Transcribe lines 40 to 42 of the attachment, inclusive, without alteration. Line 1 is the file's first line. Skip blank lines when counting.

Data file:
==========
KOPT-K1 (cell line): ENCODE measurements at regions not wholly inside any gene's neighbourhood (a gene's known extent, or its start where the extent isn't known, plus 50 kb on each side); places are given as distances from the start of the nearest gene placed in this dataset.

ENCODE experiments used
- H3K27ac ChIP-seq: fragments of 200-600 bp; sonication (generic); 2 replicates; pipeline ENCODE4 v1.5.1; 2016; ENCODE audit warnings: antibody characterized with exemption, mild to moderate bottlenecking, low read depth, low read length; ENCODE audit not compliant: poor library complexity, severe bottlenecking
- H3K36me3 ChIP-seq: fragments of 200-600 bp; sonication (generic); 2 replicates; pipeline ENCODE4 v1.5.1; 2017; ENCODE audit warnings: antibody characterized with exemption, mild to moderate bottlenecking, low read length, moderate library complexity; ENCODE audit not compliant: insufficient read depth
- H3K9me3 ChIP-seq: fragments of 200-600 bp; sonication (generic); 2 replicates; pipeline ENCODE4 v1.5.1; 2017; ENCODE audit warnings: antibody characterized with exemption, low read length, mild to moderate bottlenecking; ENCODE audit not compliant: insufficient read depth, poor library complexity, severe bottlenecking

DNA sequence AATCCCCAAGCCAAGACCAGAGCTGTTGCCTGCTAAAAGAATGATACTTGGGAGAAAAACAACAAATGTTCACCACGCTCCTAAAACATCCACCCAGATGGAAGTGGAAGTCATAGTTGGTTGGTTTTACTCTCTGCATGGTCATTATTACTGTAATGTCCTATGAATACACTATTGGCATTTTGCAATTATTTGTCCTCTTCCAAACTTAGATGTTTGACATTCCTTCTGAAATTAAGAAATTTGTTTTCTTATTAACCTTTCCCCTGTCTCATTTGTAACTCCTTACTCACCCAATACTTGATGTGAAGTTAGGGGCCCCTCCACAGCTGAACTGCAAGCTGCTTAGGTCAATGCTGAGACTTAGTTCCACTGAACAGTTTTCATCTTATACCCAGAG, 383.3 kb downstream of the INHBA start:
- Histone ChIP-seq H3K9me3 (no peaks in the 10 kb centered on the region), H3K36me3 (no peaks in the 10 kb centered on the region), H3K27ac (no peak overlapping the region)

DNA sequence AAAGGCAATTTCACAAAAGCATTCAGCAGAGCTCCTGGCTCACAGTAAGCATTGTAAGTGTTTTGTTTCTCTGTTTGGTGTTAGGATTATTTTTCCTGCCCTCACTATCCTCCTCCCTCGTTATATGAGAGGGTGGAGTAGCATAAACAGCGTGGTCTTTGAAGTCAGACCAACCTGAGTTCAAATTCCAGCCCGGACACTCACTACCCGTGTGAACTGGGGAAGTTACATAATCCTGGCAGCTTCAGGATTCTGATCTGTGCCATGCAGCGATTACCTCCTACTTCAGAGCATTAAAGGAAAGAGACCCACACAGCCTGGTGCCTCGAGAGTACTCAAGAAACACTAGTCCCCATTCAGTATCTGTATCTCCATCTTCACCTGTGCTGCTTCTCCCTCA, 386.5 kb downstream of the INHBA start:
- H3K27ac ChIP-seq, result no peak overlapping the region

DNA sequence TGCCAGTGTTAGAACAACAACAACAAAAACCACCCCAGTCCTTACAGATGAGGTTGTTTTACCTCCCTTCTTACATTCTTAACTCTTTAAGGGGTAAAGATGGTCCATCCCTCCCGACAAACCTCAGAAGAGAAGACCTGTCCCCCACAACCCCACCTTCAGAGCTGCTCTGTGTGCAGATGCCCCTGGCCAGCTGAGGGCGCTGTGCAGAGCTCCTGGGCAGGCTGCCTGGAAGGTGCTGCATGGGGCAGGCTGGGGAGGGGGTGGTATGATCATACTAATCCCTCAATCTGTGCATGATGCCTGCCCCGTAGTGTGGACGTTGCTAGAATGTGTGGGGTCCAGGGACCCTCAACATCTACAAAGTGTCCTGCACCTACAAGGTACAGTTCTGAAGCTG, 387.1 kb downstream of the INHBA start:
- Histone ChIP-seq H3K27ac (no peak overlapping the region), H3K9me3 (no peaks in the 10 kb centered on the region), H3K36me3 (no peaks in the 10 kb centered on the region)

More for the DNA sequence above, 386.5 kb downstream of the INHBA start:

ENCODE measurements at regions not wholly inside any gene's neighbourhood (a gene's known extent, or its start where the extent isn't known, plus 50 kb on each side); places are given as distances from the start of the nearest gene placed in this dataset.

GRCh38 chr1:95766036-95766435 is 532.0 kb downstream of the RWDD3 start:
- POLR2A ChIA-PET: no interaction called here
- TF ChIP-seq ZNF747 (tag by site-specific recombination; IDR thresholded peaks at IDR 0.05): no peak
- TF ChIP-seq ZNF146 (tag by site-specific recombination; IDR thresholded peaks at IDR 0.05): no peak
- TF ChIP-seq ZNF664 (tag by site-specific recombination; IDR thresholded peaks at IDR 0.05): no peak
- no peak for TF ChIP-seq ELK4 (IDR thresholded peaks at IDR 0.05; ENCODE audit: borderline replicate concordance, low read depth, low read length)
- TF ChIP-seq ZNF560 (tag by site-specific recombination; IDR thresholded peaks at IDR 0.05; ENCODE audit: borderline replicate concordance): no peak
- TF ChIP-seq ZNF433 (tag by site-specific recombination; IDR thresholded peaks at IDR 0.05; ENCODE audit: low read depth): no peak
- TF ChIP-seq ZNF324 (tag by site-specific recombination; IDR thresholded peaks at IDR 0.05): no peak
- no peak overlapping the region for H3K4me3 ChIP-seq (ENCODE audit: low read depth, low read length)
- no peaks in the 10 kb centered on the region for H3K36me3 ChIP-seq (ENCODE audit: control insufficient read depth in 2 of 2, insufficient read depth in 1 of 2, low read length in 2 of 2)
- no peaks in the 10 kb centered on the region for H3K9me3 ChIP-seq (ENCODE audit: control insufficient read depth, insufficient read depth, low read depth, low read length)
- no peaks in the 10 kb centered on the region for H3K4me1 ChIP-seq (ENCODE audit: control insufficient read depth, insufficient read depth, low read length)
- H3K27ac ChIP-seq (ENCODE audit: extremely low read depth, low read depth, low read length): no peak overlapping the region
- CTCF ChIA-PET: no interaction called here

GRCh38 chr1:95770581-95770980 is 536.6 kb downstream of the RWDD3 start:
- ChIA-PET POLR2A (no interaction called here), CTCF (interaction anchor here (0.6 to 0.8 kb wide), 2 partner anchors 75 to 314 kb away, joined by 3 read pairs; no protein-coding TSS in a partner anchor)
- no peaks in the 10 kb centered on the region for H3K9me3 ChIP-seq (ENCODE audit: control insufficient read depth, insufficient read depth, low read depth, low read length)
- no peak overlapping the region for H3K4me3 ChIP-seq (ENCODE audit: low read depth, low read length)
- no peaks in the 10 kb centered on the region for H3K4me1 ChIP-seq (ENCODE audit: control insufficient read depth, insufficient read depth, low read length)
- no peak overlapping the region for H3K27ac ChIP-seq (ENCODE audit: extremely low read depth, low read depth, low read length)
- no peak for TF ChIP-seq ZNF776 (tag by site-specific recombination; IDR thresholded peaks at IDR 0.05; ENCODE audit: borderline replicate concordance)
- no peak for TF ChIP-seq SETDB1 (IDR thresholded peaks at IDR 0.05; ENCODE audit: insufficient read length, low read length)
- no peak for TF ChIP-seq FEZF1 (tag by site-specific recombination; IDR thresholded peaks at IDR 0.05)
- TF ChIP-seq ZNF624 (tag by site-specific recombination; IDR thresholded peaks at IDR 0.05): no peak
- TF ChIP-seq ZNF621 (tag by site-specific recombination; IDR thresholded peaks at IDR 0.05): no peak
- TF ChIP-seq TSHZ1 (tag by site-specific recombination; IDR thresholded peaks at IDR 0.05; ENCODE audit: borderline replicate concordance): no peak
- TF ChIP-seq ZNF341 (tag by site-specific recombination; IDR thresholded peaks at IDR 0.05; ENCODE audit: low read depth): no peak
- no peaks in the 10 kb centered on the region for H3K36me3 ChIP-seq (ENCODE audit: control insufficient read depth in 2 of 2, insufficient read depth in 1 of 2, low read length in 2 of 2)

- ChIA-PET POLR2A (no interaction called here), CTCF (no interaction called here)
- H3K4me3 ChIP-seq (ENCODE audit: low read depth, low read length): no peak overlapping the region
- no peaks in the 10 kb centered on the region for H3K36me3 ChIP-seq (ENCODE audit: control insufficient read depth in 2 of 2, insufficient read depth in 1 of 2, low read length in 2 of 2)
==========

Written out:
- TF ChIP-seq TSHZ1 (tag by site-specific recombination; IDR thresholded peaks at IDR 0.05; ENCODE audit: borderline replicate concordance): no peak
- TF ChIP-seq ZNF341 (tag by site-specific recombination; IDR thresholded peaks at IDR 0.05; ENCODE audit: low read depth): no peak
- no peaks in the 10 kb centered on the region for H3K36me3 ChIP-seq (ENCODE audit: control insufficient read depth in 2 of 2, insufficient read depth in 1 of 2, low read length in 2 of 2)